Figure 1 illustrates the starts included based on eligibility. For the primary analysis of URI, Bronchitis and Pneumonia as the outcome, there were a total of 6792 starts from 5726 patients. There were 2270 starts of HCQ, and 4422 starts of csDMARDs other than HCQ (2903 starts on MTX, 965 on leflunomide, 600 on azulfidine, 35 on azathioprine, 18 on minocycline and 1 ciclosporin). Since the total starts were depending on the outcome considered (see figure 1), counts differed slightly for the two other outcomes. In the matched starts for the primary outcome, there were 1534 HCQ starts and 1534 csDMARD starts (831 MTX, 385 leflunomide, 290 azulfidine, 16 azathioprine, 11 minocycline and 1 ciclosporin). At baseline, disease activity was greater in patients on non-HCQ csDMARDs (clinical disease activity index (CDAI) of 17.2 (13.8) and 12.7 (10.8) respectively, p<00183.001). A prior history of serious infection was more common in patients on HCQ than those on the other csDMARDs (p=0.041) (table 1). A significantly greater percentage of patients were on >7.5 mg of prednisone at the time of start in the csDMARD cohort versus HCQ (14.1% vs 7.3%, respectively, p<0.001) but a greater number of HCQ patients were on 2 or more csDMARDs at the time of start compared with the other cohort (52.3% vs 14.2%, respectively, p<0.001). None of these differences remained significant after matching (table 1). The number of starts were a little higher (20–30 additional starts) for the secondary outcomes since there were fewer events and thus fewer exclusions (figure 1). Similar differences existed for secondary outcomes with no differences in the matched cohorts.

Table 1

Baseline characteristics of patients starting hydroxychloroquine and other csDMARD* medications at time of start of drug for all starters and in the matched cohort

There were 543 respiratory infections of which 234 were reported as URI, 184 as bronchitis and 125 as pneumonia. Table 2 lists estimates of overall rates of respiratory infections per 100 patient-years and by cohort. The estimated HRsand 95% CIs comparing risk in HCQ versus csDMARD starts of combined URI, bronchitis and pneumonia; combined URI and bronchitis; and serious infections are provided in table 2. While the HR estimates are slightly less than 1, CIs extend for most estimates above 1.1.

Table 2

Estimated rates of respiratory infections and estimated HRs comparing risk of infection in hydroxychloroquine compared to csDMARD* (without hydroxychloroquine use)

The HR comparing risk in HCQ versus csDMARD was 0.87 (0.70, 1.07) and 0.90 (0.70, 1.17) for the total respiratory infections of URI, bronchitis and pneumonia from the adjusted model for all starters and the adjusted model for matched starters, respectively. HR estimates and CIs were similar when comparing only URI and bronchitis as the outcomes (adjusted HR of 0.85 (0.68 to1.08) and 0.93 (0.70 to 1.25) for all starters and matched starters, respectively) or when comparing serious respiratory infections HR of 1.29 (0.76 to 2.18) and 1.10 (0.58 to 2.12) (table 2). In the matched starters, a Kaplan-Meier curve for the primary outcome of URI, bronchitis and pneumonia illustrates overlapping proportion with no infection (unadjusted for time-varying covariates) (figure 2).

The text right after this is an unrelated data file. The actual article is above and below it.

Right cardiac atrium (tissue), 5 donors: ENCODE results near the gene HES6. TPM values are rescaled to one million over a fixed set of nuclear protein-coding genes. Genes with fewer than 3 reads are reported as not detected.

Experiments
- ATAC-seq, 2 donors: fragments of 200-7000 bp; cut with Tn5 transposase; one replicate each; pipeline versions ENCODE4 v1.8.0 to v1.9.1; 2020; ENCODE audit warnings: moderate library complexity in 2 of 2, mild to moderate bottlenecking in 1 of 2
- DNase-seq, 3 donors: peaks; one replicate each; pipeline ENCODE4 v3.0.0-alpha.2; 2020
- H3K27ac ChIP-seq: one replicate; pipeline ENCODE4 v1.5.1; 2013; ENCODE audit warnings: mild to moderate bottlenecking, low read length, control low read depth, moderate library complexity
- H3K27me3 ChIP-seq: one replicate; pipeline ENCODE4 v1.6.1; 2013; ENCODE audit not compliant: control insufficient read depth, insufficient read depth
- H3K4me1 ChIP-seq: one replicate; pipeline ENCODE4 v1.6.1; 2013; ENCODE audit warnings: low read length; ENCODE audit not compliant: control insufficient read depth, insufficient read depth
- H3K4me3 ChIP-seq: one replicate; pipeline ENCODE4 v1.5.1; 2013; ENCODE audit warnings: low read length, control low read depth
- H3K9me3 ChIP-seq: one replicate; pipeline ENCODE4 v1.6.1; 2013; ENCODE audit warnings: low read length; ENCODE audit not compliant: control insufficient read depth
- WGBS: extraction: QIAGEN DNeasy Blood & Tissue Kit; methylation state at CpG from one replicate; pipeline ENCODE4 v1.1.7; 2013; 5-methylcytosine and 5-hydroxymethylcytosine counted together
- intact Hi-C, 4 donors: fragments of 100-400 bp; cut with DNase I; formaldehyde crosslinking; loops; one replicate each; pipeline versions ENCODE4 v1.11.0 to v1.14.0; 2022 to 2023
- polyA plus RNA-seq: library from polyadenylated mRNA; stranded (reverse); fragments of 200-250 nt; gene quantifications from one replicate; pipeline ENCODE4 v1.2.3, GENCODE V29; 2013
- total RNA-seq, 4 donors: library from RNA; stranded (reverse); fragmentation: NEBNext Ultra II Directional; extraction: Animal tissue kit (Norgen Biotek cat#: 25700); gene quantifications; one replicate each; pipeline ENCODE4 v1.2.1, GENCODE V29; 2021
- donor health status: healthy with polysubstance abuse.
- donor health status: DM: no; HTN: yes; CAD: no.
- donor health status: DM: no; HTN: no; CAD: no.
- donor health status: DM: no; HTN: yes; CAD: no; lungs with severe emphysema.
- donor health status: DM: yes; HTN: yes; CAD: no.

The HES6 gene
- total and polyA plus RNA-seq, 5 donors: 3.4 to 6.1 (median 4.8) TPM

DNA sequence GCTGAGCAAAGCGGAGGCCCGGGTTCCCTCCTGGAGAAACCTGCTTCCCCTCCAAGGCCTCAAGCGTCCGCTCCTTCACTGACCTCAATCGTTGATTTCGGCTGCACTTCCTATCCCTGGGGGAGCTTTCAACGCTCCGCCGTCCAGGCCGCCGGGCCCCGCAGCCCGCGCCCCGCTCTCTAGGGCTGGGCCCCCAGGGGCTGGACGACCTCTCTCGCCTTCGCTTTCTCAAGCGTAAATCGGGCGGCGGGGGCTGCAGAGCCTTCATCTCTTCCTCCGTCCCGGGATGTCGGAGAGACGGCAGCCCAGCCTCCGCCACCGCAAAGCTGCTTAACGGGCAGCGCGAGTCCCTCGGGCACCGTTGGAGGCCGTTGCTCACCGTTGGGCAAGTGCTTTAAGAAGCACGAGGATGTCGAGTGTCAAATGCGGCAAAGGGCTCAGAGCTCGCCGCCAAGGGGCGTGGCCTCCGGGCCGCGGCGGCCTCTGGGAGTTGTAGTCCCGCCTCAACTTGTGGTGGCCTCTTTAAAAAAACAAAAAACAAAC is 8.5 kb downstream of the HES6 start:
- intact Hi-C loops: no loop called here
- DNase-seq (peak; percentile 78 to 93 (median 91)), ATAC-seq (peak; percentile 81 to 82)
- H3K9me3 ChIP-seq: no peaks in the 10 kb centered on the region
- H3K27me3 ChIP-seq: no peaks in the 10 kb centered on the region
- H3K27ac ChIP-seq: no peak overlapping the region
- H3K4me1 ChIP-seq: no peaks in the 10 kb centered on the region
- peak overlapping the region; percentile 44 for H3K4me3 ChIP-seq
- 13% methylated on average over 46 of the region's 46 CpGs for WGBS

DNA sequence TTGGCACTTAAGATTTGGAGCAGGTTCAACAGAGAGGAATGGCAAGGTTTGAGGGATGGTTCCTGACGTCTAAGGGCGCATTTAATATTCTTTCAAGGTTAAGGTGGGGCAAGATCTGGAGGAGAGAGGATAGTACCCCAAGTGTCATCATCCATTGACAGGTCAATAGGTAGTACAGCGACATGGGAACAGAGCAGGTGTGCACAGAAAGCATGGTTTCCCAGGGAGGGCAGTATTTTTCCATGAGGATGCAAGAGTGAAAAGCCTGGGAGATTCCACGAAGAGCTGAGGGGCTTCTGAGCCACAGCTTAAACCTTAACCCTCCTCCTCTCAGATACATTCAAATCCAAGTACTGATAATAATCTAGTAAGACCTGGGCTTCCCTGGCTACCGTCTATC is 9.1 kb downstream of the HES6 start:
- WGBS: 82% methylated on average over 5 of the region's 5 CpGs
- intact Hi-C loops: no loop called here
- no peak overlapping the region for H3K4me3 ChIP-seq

Figure 2

Kaplan-Meier curve for the primary outcome of URI, bronchitis and pneumonia.


In summary, we found little evidence to suggest that the use of HCQ, compared with patients not on the drug but on csDMARDs, was associated with a diminished incidence of common, typically viral, respiratory infections. Results were consistent based on adjusted multivariable models and matched analysis across the three outcomes analysed. To our knowledge, this is the only study that examined the incidence of infections in a large number of patients receiving chronic HCQ treatment over prolonged treatment intervals compared with patients on other csDMARDs in the setting of a rheumatic disease.

HCQ antimicrobial effectiveness has been speculated to be present mainly against viruses like SARS-CoV-2 but also against parasites and intracellular bacteria.10–13 Although the vast majority of URIs are viral, there are likely some bacterial infections in the pneumonia data we report. This is the reason we separately examined the rates of URIs and bronchitis that are typically viral (excluding pneumonias that can be viral as well as primarily or secondarily bacterial).

Beyond the antiviral HCQ properties which may be responsible for a potential favourable effect on COVID-19, it has been speculated that the immunomodulatory effects of HCQ may interfere with the evolution of the cytokine storm which is considered to be responsible for the progression to a more serious infection.14 15 Our secondary analysis focusing only on serious respiratory infection did not identify a protective signal for serious infections in patients on HCQ.

The absence of any signal indicating that HCQ could indeed be associated with a diminished rate of these infections is potentially relevant to the present healthcare environment. Of course, it is unknown whether the dynamics of HCQ interaction with the many viruses that cause common URIs, bronchitis or pneumonia are indeed representative of its effect on the SARS-CoV-2 virus. HCQ and chloroquine do have in vitro activity against SARS-CoV-2 and a number of other respiratory viruses. Despite this, prior human studies in Dengue, influenza A and other RNA viral infections have failed to find protective effects for these compounds.12 16 17 In vitro, HCQ has recently been shown to be 3χ more active than chloroquine against SARS-CoV-2 virus.4 There are limited human data as to whether this antiviral effect is present in humans.1 2 5 6